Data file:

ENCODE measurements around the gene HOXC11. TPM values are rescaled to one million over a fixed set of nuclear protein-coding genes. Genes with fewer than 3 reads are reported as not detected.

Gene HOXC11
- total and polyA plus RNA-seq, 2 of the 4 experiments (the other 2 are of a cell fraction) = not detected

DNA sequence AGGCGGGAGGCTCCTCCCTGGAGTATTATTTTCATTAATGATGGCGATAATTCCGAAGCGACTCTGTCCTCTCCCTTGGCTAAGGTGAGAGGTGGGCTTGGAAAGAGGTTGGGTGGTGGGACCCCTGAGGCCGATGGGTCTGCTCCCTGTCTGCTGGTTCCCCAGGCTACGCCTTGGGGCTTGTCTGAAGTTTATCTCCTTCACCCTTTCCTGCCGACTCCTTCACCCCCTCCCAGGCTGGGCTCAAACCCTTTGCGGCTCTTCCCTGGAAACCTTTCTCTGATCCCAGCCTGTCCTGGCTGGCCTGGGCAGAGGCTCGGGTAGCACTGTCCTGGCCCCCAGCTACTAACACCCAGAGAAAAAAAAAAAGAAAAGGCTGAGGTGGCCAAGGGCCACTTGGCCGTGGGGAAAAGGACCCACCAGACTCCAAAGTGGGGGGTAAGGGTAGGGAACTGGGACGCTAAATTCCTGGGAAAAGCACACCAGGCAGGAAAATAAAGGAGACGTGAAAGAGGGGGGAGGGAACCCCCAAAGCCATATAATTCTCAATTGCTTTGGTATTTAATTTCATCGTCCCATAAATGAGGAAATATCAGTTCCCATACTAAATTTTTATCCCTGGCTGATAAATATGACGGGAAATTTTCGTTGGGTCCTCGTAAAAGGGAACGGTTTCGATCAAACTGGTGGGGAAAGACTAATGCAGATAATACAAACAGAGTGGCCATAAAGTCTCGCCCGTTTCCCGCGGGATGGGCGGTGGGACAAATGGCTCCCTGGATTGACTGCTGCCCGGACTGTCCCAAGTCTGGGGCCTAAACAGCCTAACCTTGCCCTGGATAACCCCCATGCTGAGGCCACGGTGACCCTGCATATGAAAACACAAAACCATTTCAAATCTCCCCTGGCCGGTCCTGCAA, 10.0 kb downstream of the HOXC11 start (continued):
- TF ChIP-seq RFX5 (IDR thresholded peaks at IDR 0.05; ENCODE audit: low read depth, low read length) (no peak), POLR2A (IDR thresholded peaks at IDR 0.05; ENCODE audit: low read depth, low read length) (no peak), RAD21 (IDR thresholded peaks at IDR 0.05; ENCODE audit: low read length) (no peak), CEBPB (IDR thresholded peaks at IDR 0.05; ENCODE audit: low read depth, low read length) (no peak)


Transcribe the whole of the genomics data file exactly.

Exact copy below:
ENCODE measurements around the gene HOXC11. TPM values are rescaled to one million over a fixed set of nuclear protein-coding genes. Genes with fewer than 3 reads are reported as not detected.

Gene HOXC11
- total and polyA plus RNA-seq, 2 of the 4 experiments (the other 2 are of a cell fraction) = not detected

DNA sequence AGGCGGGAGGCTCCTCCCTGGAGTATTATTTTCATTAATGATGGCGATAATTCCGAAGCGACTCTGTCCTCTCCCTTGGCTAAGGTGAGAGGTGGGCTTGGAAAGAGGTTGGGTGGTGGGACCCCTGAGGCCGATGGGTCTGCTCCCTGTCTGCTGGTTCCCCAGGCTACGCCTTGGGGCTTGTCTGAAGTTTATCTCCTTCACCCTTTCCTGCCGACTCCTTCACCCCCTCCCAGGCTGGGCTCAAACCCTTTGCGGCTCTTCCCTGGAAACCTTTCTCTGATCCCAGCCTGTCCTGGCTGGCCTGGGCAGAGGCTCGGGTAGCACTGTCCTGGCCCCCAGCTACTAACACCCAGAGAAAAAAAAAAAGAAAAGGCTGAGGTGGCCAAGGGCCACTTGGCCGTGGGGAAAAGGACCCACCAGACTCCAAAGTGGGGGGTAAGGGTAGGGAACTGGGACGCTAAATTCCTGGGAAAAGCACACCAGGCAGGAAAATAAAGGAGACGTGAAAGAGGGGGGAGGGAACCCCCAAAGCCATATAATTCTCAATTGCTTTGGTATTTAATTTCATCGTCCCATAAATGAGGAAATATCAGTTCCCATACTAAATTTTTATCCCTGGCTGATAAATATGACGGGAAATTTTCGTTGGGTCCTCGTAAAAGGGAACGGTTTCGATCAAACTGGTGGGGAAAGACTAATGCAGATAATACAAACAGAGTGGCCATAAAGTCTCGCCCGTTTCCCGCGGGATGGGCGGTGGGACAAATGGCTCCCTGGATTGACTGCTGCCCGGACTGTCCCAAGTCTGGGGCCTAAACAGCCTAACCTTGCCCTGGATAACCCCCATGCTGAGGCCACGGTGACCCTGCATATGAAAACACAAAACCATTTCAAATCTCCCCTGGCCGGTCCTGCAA, 10.0 kb downstream of the HOXC11 start (continued):
- TF ChIP-seq RFX5 (IDR thresholded peaks at IDR 0.05; ENCODE audit: low read depth, low read length) (no peak), POLR2A (IDR thresholded peaks at IDR 0.05; ENCODE audit: low read depth, low read length) (no peak), RAD21 (IDR thresholded peaks at IDR 0.05; ENCODE audit: low read length) (no peak), CEBPB (IDR thresholded peaks at IDR 0.05; ENCODE audit: low read depth, low read length) (no peak)